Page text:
The element of intersubjectivity

Heidegger's early conception of empathy

Christian Ferencz-Flatz

pp. 479-496

Heidegger's doubts concerning the concept of "empathy" are unequivocally proven not only by his general tendency to avoid it, but also by his sharp critique of this term, as presented in both Being and Time and the lectures from the Summer Semester 1925, History of the Concept of Time. However, the concept of empathy is used by Heidegger in a positive, albeit rather allusive fashion, in three consecutive lectures of his early Freiburg period: ">Basic Problems of Phenomenology (Winter Semester 1919/20), Phenomenology of Intuition and Expression (Summer Semester 1920) and The Phenomenology of Religious Life (Winter Semester 1920/21). The present paper analyzes these three passages of Heidegger's early lectures in close detail, revealing their connection to the conceptions of empathy found in the works of both Dilthey and Scheler. Thus it aims to connect Heidegger's rather idiosyncratic conception of intersubjectivity with some of the discussions on that topic in the phenomenological millieu of the early 1920s.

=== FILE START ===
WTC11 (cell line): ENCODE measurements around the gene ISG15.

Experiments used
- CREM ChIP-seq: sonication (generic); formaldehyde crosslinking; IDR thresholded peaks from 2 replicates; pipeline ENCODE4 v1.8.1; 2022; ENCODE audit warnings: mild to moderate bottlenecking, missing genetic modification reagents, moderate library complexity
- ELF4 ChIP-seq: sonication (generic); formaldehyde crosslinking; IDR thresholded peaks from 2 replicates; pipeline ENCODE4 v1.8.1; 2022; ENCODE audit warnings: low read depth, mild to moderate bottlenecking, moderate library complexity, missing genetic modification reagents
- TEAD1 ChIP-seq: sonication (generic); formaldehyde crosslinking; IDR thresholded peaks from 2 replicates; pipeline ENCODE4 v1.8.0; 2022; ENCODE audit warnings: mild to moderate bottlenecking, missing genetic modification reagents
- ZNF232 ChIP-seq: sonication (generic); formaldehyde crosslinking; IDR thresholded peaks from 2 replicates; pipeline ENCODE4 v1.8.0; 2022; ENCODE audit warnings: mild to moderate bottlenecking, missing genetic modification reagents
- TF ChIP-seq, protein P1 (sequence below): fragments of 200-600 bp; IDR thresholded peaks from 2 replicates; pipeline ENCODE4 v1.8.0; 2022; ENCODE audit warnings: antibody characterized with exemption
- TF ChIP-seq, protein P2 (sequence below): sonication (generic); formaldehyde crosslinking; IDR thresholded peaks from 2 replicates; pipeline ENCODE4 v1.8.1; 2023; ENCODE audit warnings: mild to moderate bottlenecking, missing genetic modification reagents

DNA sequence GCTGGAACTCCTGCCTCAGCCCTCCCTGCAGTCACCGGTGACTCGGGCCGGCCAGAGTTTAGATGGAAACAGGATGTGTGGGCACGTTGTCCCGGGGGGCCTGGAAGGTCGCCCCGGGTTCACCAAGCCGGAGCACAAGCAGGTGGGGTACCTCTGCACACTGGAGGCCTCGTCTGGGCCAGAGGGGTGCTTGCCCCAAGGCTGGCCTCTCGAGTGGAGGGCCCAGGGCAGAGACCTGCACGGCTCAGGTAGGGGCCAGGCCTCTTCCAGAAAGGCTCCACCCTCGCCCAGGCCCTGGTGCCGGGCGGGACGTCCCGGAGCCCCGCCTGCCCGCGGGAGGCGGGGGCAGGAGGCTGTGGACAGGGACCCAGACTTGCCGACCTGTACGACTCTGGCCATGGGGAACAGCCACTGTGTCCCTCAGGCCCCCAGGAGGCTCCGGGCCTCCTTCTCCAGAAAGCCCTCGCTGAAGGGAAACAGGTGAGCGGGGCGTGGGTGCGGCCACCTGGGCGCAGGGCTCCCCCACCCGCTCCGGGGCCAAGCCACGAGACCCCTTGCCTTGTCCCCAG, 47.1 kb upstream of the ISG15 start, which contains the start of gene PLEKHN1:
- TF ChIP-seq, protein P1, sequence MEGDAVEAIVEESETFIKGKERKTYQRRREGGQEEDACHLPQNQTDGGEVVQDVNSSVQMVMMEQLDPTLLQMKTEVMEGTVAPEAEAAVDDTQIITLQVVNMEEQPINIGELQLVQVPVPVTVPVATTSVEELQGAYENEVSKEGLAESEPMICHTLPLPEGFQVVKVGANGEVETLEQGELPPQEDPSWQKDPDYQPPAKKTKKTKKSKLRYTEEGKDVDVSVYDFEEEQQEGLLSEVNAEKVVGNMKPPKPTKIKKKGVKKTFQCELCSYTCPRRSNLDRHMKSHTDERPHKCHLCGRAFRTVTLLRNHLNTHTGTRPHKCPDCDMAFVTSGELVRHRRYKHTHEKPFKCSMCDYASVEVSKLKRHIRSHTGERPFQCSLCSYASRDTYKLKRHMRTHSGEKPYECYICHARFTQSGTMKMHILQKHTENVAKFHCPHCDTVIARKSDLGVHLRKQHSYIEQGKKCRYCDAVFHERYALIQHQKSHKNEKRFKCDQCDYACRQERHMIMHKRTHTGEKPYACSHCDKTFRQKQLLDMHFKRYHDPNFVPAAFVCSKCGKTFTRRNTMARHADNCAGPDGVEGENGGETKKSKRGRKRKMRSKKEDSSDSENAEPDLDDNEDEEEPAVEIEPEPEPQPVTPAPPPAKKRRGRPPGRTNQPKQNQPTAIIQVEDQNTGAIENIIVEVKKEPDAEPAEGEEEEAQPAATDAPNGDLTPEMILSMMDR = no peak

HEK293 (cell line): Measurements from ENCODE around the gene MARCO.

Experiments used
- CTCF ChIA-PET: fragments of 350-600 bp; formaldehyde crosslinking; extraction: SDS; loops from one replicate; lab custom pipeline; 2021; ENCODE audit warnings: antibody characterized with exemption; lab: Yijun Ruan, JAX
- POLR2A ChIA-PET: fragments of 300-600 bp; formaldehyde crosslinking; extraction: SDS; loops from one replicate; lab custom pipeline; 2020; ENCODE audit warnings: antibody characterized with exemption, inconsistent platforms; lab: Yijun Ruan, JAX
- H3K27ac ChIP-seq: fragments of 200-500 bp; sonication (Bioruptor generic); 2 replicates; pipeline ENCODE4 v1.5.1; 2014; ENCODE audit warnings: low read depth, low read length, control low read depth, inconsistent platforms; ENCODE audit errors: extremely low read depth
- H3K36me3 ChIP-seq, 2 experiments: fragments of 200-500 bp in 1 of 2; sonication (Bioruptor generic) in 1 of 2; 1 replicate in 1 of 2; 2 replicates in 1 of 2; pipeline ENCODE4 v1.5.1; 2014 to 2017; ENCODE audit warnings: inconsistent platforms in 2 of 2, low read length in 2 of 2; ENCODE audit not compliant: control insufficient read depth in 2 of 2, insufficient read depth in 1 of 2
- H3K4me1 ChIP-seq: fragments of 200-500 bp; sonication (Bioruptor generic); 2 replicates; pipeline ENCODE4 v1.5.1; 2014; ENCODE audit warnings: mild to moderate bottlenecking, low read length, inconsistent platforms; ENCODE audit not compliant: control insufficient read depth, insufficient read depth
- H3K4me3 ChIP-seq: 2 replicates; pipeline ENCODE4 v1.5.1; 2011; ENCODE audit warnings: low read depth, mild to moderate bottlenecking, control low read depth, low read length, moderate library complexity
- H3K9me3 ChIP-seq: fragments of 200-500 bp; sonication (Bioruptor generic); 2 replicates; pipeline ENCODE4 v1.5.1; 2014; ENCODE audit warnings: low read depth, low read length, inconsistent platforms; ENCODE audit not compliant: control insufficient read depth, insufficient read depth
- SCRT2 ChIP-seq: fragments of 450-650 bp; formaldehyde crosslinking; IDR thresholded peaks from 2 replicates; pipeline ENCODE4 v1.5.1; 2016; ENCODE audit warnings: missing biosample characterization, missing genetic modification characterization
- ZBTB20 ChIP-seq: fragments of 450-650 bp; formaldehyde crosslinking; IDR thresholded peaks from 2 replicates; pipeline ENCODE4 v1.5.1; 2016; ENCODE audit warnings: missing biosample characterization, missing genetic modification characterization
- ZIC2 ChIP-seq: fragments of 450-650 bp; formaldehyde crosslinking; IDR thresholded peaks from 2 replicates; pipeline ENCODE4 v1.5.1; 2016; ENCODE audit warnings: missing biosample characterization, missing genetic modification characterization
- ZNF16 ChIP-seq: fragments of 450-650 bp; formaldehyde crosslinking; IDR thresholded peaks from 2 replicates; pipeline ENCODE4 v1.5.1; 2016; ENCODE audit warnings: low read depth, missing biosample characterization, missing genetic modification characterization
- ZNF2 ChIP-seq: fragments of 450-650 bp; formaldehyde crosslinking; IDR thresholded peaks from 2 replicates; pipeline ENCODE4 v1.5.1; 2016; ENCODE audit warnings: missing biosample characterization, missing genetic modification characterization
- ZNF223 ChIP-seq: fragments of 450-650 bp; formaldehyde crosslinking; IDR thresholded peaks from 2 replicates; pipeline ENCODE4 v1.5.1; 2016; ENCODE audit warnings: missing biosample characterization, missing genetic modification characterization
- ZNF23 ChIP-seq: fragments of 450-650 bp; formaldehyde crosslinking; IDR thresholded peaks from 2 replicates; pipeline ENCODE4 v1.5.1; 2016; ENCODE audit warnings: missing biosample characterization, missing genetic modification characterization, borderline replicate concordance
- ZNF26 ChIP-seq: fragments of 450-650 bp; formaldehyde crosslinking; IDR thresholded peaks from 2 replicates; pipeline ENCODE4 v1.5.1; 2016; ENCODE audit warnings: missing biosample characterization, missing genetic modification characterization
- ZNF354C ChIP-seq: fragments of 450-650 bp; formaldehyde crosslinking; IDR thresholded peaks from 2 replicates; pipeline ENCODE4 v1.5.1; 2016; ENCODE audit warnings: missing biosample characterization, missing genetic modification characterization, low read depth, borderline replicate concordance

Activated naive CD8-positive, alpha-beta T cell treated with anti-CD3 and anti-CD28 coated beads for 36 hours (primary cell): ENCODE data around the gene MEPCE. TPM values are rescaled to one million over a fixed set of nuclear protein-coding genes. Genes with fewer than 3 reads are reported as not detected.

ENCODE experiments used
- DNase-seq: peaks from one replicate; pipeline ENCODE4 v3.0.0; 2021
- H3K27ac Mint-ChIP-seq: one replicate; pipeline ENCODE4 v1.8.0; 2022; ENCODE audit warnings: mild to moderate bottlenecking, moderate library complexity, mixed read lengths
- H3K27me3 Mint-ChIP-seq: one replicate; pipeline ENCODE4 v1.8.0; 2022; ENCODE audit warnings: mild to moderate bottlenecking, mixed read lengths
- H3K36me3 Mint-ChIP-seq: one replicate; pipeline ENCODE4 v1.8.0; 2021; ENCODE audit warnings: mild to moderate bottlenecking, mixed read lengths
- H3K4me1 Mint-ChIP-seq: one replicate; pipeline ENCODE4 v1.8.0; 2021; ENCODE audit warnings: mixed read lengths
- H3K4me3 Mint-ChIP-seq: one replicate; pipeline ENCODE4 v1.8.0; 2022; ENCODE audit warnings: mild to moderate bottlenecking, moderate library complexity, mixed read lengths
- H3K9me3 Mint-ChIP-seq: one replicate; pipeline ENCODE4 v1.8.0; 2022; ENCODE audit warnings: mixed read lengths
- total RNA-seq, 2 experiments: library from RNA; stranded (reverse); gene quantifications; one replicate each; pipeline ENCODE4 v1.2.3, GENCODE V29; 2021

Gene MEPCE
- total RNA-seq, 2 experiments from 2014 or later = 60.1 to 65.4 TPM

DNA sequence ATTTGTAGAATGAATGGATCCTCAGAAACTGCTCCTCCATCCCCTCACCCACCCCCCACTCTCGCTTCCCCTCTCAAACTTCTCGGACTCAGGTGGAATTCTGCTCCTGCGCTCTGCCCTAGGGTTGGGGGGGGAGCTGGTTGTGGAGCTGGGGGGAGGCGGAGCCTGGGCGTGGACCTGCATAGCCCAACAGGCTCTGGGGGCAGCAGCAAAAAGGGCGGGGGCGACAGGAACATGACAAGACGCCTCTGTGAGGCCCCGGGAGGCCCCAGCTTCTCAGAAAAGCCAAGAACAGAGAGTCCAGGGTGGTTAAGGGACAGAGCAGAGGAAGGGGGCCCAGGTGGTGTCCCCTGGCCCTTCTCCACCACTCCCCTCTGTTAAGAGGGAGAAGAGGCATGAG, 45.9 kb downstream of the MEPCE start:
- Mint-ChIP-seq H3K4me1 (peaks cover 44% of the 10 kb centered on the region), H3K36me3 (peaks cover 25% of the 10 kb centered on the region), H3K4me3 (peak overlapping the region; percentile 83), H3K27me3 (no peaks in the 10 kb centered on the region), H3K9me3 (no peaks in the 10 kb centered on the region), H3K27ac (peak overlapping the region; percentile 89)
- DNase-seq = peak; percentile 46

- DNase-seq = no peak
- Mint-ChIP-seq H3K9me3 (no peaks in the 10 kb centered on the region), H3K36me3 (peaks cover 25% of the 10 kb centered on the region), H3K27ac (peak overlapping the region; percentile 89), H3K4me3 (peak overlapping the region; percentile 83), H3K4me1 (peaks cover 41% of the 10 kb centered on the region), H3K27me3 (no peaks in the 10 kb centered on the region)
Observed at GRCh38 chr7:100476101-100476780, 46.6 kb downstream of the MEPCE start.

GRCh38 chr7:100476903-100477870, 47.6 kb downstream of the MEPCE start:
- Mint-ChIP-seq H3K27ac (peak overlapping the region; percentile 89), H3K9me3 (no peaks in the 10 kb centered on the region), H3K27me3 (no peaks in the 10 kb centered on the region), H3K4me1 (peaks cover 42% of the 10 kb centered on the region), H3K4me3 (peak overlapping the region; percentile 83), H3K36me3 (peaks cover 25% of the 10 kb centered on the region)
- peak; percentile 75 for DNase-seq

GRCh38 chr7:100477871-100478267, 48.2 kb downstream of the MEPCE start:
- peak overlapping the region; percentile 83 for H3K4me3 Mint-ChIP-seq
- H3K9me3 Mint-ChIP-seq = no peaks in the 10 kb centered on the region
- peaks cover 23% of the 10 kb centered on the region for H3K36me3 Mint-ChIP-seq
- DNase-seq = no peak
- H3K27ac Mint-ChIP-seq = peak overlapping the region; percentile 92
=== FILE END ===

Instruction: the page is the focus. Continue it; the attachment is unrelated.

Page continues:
Publication details

DOI: 10.1007/s11007-015-9350-4

Full citation:

Ferencz-Flatz, C. (2015). The element of intersubjectivity: Heidegger's early conception of empathy. Continental Philosophy Review 48 (4), pp. 479-496.

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